Emory & Henry College recently announced the creation of its new School of Business, along with hiring the founding Dean. Although E&H has had business and accounting majors for years, this is the first time it will have a school solely dedicated to those areas.
Dr. Michael Puglisi, provost of E&H, explained that the idea to create the new school arose from what the future would hold for these areas of study.
“We have explored areas of growth which will be beneficial both to the College and to the region,” Puglisi said. “The School of Business emerged from our strategic planning process as an opportunity to provide additional quality education and career preparation for students, along with our mission of serving the region.”
In terms of the school’s mission, specifically, it plans to focus on bettering the existing programs while also creating new opportunities for students.
“From a curricular perspective, we will strengthen the programs we have in Business Administration and Accounting, and look to new programs on both the undergraduate and graduate levels, to meet the demands of businesses—both regional and global,” Puglisi said.
Puglisi emphasized that career preparedness is a major focus of the new school. With the hope of the new business school teaming up with companies, there is a hope that the school will provide opportunities and an education that will benefit graduates in the workforce.
“We plan to partner with businesses and corporations in the region and beyond, to ensure that we are providing the kinds of education that they are looking for,” Puglisi said. “Our partnerships will also provide increased professional opportunities for our students to develop skills that employers are looking for.”
In order to make these plans a reality, the new school of business is working closely with the van Vlissingen Center for Career and Professional Development to make connections.
Lee Svete, Director of The van Vlissingen Center, already has many corporations on board, including General Mills, Ebay, Advanced Autoparts, and DoorDash.
“It’s all about career discernment,” Svete said, speaking of professional relationships and internships, which he feels are crucial for student success. “It’s about career awareness. For us to be able to compete for those internships, we’re going to help our students become ready for career and life.”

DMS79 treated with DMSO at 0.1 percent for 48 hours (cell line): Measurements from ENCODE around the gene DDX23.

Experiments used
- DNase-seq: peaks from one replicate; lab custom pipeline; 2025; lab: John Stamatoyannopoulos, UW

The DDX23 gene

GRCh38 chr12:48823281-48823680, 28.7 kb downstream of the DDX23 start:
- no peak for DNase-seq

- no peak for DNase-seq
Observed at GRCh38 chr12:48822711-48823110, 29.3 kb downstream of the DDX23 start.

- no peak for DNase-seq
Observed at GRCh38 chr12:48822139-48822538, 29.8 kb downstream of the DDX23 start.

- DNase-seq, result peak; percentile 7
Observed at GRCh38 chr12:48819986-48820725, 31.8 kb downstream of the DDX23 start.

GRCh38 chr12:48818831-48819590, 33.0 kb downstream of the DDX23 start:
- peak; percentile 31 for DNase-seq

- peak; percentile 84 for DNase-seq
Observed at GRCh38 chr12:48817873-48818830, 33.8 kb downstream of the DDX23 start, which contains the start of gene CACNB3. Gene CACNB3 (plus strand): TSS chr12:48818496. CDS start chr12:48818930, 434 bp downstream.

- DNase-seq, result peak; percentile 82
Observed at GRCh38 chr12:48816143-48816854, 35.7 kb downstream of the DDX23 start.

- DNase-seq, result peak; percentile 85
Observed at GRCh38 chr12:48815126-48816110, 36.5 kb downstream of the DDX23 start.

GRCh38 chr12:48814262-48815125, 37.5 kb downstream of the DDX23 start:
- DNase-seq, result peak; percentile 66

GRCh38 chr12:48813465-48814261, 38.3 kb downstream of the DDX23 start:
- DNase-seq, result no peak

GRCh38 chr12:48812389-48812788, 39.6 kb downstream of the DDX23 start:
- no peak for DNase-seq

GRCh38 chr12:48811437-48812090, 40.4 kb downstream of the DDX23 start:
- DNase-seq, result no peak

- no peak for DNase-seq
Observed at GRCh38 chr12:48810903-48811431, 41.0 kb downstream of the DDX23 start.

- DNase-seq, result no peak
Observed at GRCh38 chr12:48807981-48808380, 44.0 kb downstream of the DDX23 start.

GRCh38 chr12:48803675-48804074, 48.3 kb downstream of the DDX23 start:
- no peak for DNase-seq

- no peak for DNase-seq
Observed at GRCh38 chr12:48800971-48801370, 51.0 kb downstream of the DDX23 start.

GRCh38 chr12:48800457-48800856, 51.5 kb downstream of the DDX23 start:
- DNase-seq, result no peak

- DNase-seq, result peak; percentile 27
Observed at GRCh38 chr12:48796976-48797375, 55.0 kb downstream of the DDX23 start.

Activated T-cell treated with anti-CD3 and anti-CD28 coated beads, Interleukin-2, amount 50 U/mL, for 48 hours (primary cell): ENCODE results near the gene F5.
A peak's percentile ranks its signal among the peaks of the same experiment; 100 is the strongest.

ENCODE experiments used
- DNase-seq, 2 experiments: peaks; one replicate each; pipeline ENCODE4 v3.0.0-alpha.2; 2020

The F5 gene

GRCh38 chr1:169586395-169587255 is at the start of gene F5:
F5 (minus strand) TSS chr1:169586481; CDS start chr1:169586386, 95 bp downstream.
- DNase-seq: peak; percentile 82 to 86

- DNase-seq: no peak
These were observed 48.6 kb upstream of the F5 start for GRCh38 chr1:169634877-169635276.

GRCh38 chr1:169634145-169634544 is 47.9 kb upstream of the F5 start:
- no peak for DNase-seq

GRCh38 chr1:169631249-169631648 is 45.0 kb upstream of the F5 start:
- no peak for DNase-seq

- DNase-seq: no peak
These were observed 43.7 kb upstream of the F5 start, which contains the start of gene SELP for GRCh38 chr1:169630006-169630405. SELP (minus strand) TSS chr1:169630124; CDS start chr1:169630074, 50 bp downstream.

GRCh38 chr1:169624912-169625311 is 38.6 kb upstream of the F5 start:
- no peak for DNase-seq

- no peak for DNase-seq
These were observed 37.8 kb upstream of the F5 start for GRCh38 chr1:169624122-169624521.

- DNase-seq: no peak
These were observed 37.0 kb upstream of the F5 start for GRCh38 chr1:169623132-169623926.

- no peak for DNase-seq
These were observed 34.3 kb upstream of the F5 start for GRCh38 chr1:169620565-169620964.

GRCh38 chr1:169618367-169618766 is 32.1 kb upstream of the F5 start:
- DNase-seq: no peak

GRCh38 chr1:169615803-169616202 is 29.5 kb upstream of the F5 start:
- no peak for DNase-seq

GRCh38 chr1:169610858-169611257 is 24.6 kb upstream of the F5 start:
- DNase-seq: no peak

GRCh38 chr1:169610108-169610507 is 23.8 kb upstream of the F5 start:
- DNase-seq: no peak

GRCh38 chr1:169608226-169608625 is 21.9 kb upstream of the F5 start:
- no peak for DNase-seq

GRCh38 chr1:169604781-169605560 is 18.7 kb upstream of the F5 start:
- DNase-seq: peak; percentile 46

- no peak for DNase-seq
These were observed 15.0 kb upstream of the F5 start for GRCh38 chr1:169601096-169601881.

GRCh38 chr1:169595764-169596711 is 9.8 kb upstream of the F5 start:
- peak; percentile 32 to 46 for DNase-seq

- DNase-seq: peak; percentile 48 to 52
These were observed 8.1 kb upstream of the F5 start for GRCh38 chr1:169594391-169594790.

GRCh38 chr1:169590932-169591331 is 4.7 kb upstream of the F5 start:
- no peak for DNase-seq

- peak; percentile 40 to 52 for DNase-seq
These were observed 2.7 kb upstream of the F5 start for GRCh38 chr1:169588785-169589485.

These opportunities are also not limited to students of the new school of business. “We plan to bring in CEOs and other guest speakers in events that will be open to the whole campus,” Svete said.
He explained that the van Vlissingen Center will help students through ensuring that students are equipped with strong resumes and cover letters, good interview skills, LinkedIn profiles, and proper professional etiquette in business writing.
Puglisi echoed the sentiments of career readiness. “We are exploring expansion of program offerings into new majors that are marketable in today’s business world,” he said.
This expansion is something that David Cahill, a business major at E&H, is particularly looking forward to.
“I am very excited about the new School of Business,” Cahill said. “E&H currently only offers management and accounting majors within the business department. However, E&H will be adding business majors, while restructuring the current courses the college offers. This will provide much needed diversity to the business program.”
Overall, Puglisi stated that the aim of the new school is to create well-rounded individuals who will succeed in whatever career opportunities they might be presented with in the future.
“Our world is changing, as it always has and will, and E&H has to keep pace with that change to remain not only relevant, but to continue to be a leader in educating students who can go out into the world with a strong liberal arts foundation, along with the exceptional professional preparation … and make a difference wherever they go,” Puglisi said.